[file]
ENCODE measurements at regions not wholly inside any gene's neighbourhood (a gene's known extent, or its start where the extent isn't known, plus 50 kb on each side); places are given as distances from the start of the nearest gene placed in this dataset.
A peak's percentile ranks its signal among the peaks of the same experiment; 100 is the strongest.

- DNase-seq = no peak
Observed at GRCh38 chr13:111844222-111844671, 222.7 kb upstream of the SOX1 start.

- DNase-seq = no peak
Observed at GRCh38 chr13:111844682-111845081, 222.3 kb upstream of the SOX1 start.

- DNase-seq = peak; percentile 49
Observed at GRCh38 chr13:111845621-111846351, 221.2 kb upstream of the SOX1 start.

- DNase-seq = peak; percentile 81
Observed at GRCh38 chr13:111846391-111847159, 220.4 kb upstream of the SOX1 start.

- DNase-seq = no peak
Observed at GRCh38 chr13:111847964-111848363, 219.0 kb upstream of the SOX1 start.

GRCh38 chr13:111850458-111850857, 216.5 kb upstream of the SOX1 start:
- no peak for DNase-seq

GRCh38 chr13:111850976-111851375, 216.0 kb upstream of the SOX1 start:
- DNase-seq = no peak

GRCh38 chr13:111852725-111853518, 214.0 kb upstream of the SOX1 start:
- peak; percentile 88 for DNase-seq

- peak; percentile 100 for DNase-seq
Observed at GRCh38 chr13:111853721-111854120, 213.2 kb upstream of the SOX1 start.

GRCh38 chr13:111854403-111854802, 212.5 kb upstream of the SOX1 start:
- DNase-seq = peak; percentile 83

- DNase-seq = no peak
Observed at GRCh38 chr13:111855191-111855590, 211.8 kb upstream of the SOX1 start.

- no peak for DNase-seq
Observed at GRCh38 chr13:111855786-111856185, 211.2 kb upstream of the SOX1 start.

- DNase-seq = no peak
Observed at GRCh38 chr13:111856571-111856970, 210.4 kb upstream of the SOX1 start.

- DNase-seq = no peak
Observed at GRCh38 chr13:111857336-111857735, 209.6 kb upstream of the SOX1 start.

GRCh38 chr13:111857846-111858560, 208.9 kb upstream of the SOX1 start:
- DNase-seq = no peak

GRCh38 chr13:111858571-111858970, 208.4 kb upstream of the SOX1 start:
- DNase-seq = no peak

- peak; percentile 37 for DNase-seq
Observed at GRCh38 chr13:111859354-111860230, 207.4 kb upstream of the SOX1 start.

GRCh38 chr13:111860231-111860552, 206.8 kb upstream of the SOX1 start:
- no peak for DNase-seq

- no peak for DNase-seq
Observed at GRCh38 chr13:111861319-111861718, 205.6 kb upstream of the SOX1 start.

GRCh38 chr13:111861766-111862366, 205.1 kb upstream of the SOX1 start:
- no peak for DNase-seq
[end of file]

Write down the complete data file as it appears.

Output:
ENCODE measurements at regions not wholly inside any gene's neighbourhood (a gene's known extent, or its start where the extent isn't known, plus 50 kb on each side); places are given as distances from the start of the nearest gene placed in this dataset.
A peak's percentile ranks its signal among the peaks of the same experiment; 100 is the strongest.

- DNase-seq = no peak
Observed at GRCh38 chr13:111844222-111844671, 222.7 kb upstream of the SOX1 start.

- DNase-seq = no peak
Observed at GRCh38 chr13:111844682-111845081, 222.3 kb upstream of the SOX1 start.

- DNase-seq = peak; percentile 49
Observed at GRCh38 chr13:111845621-111846351, 221.2 kb upstream of the SOX1 start.

- DNase-seq = peak; percentile 81
Observed at GRCh38 chr13:111846391-111847159, 220.4 kb upstream of the SOX1 start.

- DNase-seq = no peak
Observed at GRCh38 chr13:111847964-111848363, 219.0 kb upstream of the SOX1 start.

GRCh38 chr13:111850458-111850857, 216.5 kb upstream of the SOX1 start:
- no peak for DNase-seq

GRCh38 chr13:111850976-111851375, 216.0 kb upstream of the SOX1 start:
- DNase-seq = no peak

GRCh38 chr13:111852725-111853518, 214.0 kb upstream of the SOX1 start:
- peak; percentile 88 for DNase-seq

- peak; percentile 100 for DNase-seq
Observed at GRCh38 chr13:111853721-111854120, 213.2 kb upstream of the SOX1 start.

GRCh38 chr13:111854403-111854802, 212.5 kb upstream of the SOX1 start:
- DNase-seq = peak; percentile 83

- DNase-seq = no peak
Observed at GRCh38 chr13:111855191-111855590, 211.8 kb upstream of the SOX1 start.

- no peak for DNase-seq
Observed at GRCh38 chr13:111855786-111856185, 211.2 kb upstream of the SOX1 start.

- DNase-seq = no peak
Observed at GRCh38 chr13:111856571-111856970, 210.4 kb upstream of the SOX1 start.

- DNase-seq = no peak
Observed at GRCh38 chr13:111857336-111857735, 209.6 kb upstream of the SOX1 start.

GRCh38 chr13:111857846-111858560, 208.9 kb upstream of the SOX1 start:
- DNase-seq = no peak

GRCh38 chr13:111858571-111858970, 208.4 kb upstream of the SOX1 start:
- DNase-seq = no peak

- peak; percentile 37 for DNase-seq
Observed at GRCh38 chr13:111859354-111860230, 207.4 kb upstream of the SOX1 start.

GRCh38 chr13:111860231-111860552, 206.8 kb upstream of the SOX1 start:
- no peak for DNase-seq

- no peak for DNase-seq
Observed at GRCh38 chr13:111861319-111861718, 205.6 kb upstream of the SOX1 start.

GRCh38 chr13:111861766-111862366, 205.1 kb upstream of the SOX1 start:
- no peak for DNase-seq